"My Life in Plaster Purgatory"
A free warning from the Plaster Master. This information may save your very soul.
There should be a sign over the door that reads, "Abandon hope all ye who enter." At the very least you should make passionate pleas to the patron saint of lost causes for the preservation of your soul. Should you decide to disregard this warning you will discover as have I that you are hopelessly hooked on this most innocent appearing white powder called plaster.
I'm not complaining mind you. I have been hooked on the white powder for over 35 years now. I just feel obliged to warn others about to embark on the same pristine white path, that plaster casting can and will consume you like a white tornado filling every corner of your life with the captivating dust of gypsum. The rest of the world will fade into a dim gray memory as you are swept up in the magic and mystique of this most fascinating occupation.
I don't think a day has gone by that I haven't had my hands in this miraculous white flour like substance.
My daughter was so used to seeing me covered in white plaster that her first words were "pla pla" (her sound for plaster).
When my wife placed a bowl of oatmeal down in front of her for the first time, my one year old looked up at her with big blue eyes opened wide and asked quizzically "pla pla?" That's how much a part of our lives it is.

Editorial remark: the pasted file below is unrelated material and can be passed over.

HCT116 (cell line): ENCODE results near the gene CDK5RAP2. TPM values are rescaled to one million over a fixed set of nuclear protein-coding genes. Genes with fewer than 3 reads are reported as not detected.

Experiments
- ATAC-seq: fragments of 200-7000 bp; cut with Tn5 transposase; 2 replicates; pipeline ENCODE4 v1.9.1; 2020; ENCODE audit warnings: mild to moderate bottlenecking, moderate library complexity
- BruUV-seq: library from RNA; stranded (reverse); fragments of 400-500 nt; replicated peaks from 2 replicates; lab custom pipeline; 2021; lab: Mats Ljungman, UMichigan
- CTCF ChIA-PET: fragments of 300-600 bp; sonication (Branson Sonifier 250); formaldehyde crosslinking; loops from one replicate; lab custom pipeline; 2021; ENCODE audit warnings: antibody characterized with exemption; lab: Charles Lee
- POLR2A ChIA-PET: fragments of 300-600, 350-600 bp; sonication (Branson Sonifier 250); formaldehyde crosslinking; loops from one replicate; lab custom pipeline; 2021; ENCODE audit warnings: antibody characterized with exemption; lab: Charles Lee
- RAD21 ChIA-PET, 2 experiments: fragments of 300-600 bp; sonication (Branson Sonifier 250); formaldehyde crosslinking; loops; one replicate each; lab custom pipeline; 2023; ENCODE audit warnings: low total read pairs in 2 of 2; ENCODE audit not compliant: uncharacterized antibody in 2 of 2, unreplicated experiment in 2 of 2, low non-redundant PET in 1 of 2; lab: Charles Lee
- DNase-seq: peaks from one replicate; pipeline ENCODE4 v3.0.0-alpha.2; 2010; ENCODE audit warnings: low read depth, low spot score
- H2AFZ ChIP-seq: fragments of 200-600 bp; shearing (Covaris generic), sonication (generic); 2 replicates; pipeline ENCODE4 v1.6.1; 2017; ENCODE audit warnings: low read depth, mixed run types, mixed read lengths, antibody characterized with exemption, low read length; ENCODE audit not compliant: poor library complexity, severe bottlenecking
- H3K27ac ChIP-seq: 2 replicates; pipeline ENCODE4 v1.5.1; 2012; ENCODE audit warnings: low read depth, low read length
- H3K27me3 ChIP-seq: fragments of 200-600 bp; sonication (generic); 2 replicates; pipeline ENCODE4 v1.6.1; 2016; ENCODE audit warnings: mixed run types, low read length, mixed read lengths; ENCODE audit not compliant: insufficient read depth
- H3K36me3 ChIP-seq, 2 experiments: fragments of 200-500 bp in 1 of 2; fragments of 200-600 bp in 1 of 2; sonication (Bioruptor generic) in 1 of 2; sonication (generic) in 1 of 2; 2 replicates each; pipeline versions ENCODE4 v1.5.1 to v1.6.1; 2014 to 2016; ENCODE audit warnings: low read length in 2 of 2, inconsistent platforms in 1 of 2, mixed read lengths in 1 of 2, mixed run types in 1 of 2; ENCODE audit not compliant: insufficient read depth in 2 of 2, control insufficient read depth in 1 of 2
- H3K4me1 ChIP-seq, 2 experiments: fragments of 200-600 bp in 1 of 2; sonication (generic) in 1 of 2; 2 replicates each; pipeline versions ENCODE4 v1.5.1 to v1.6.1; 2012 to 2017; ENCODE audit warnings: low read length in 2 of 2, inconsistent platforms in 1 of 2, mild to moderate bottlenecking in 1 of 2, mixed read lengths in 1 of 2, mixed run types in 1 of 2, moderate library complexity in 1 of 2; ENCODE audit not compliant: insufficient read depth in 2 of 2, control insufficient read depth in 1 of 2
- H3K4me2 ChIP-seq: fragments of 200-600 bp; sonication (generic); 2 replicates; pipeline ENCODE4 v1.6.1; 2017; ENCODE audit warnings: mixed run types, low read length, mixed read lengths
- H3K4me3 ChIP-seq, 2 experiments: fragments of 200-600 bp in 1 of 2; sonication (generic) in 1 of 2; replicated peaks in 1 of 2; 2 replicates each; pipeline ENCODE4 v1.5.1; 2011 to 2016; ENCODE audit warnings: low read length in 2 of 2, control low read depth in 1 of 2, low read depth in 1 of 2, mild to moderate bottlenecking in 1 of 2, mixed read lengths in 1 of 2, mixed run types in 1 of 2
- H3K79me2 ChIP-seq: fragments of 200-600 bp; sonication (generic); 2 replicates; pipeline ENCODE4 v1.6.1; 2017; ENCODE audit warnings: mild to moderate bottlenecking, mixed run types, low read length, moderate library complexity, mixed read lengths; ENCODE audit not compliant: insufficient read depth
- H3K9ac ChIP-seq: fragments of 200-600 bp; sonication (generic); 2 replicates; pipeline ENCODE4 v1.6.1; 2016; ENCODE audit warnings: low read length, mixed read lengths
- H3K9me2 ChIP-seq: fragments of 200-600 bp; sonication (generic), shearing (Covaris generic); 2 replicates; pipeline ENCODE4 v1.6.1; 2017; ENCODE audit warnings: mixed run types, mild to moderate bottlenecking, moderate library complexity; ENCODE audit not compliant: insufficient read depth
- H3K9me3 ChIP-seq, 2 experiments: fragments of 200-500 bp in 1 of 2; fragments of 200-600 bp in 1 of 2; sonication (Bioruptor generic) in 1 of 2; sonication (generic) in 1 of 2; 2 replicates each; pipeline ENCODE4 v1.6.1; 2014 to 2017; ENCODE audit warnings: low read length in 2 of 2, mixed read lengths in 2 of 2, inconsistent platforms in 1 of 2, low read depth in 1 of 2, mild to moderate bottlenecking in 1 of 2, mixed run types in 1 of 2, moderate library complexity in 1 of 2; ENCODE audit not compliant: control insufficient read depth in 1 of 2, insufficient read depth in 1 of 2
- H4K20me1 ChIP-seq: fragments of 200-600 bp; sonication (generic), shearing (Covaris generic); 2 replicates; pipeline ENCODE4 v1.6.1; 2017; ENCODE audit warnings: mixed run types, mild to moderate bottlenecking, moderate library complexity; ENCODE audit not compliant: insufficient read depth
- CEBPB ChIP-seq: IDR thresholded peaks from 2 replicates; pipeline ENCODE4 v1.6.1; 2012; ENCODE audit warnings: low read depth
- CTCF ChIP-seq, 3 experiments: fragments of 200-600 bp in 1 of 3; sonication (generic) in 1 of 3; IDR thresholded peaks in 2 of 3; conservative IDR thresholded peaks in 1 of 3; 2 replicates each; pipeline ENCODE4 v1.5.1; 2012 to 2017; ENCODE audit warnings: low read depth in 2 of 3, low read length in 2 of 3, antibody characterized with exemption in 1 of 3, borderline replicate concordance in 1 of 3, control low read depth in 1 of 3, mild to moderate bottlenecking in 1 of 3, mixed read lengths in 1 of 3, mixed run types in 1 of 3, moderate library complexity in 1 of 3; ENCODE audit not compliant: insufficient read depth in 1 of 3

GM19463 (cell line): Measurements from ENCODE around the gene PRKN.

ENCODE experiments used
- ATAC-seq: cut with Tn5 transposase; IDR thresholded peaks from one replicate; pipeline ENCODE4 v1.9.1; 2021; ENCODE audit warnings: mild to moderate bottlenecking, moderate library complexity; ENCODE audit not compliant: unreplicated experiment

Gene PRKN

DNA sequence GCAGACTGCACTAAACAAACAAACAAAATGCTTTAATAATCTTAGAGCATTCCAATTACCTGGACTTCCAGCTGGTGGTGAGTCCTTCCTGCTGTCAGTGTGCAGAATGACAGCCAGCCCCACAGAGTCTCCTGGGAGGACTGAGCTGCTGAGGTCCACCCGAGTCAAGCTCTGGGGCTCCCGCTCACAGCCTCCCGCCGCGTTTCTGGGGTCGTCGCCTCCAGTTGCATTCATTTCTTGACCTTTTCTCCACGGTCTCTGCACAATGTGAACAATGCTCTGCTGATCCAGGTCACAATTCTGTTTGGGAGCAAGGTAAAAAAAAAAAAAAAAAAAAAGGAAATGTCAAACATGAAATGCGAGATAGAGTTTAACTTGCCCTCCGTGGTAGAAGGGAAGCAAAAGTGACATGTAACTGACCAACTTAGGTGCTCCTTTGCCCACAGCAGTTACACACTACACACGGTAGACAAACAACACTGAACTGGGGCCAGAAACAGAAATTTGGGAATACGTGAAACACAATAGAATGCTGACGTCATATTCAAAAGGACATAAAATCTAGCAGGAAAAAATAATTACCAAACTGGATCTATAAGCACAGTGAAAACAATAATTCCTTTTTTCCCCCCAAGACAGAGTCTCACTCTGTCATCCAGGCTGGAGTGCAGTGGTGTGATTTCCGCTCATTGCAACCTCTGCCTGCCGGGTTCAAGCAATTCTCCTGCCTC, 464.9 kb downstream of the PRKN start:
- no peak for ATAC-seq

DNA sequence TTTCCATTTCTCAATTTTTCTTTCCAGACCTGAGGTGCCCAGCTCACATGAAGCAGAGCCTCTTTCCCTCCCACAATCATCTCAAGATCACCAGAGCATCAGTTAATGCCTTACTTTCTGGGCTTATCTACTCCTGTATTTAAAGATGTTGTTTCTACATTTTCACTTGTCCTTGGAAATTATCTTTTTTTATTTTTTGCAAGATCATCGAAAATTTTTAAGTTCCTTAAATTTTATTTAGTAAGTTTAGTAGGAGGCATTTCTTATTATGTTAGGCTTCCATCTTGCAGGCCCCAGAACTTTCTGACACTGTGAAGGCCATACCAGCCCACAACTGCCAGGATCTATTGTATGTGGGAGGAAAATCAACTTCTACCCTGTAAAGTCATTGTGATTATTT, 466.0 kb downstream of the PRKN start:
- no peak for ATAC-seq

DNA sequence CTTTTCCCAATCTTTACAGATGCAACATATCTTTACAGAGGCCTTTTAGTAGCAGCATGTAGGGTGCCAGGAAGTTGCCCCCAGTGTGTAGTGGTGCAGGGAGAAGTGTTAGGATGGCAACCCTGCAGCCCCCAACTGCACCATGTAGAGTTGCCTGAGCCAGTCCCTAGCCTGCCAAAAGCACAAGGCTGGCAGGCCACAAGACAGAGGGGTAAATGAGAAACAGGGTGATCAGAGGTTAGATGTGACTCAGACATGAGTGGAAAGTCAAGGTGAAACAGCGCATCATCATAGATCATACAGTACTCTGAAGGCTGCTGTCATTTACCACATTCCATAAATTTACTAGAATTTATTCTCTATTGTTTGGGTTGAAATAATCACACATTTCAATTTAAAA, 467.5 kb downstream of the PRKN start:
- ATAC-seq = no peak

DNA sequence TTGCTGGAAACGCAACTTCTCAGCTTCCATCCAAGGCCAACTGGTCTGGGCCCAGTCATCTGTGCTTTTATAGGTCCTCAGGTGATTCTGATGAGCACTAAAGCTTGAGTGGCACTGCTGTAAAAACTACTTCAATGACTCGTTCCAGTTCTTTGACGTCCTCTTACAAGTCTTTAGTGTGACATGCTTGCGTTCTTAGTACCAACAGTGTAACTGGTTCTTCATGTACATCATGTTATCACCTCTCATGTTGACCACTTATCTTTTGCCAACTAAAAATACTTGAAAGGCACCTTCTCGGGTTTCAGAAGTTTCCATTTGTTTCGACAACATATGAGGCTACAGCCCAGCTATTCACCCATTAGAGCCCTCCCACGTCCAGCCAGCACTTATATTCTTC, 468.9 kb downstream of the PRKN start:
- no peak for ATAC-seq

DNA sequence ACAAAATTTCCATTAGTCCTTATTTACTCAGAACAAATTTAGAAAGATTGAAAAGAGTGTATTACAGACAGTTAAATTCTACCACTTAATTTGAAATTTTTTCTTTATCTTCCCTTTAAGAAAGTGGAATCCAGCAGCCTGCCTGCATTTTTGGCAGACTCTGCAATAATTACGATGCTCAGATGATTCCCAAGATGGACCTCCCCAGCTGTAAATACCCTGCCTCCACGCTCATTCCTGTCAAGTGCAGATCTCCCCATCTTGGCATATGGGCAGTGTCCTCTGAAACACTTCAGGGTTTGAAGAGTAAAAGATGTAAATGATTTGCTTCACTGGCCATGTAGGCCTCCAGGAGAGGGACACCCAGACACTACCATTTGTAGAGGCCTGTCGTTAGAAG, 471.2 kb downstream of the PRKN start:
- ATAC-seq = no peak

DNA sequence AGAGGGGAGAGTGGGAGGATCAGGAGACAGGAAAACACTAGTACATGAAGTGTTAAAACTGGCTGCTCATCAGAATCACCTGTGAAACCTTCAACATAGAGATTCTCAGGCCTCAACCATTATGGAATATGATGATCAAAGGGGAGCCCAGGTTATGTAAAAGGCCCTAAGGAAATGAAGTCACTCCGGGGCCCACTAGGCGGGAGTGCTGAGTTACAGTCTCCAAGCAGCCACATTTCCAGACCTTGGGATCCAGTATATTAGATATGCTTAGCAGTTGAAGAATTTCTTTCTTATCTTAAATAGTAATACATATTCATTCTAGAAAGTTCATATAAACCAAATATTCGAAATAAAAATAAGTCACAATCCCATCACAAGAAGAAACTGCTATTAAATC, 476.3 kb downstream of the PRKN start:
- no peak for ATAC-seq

You would think after all this time that it would have become humdrum, that it would be just another day at the job but no, the magic still fascinates me. Yes ,after all this time that transfomative miracle still seems awsome. You can pour this white slurry into a mold and 20 minutes later a beautiful solid casting emerges. That's the part that traps you, the feeling of power, the feeling that you're doing magic. For those few moments you're a god. It's 40 years later and I still get that uplifted feeling. That's why so many plaster casters stay with it, as they would say in the modern vernacular, "like forever " ( As you can see, I am trying to keep up with the modern vernacular. After all I am a hepcat hipster. Dig?)
Look, Ma! It's Not Just for Statues Any more
Plaster is a relatively harmless mineral that is mined from the earth. It is less trouble to dispose of than radioactive nuclear waste. (Just kidding, it is a lot easier to dispose of than radioactive nuclear waste.) Gypsum (plaster) is less hazardous than other casting materials such as resin.
It is used in food products and such diverse products as toothpaste and animal feed. It also has wide use in the pharmaceutical industry. Gypsum is a naturally occuring rock. It is an excellent soil conditioner. I have grown fine tomato crops in soil amended with Gypsum. You may already have had your daily minimum requirement of plaster.
So my daughter's apprehension in consuming bowls of white food-like substances is unfounded. Gypsum is a benign, natural product. It has a pH reading of 7.0 which is why it is used in gardens to neutralize adverse soil conditions.
OMG! Whatever you do, DON'T DO THIS!
Though it is not hazardous, it should be disposed of properly. As I was to learn the hard way.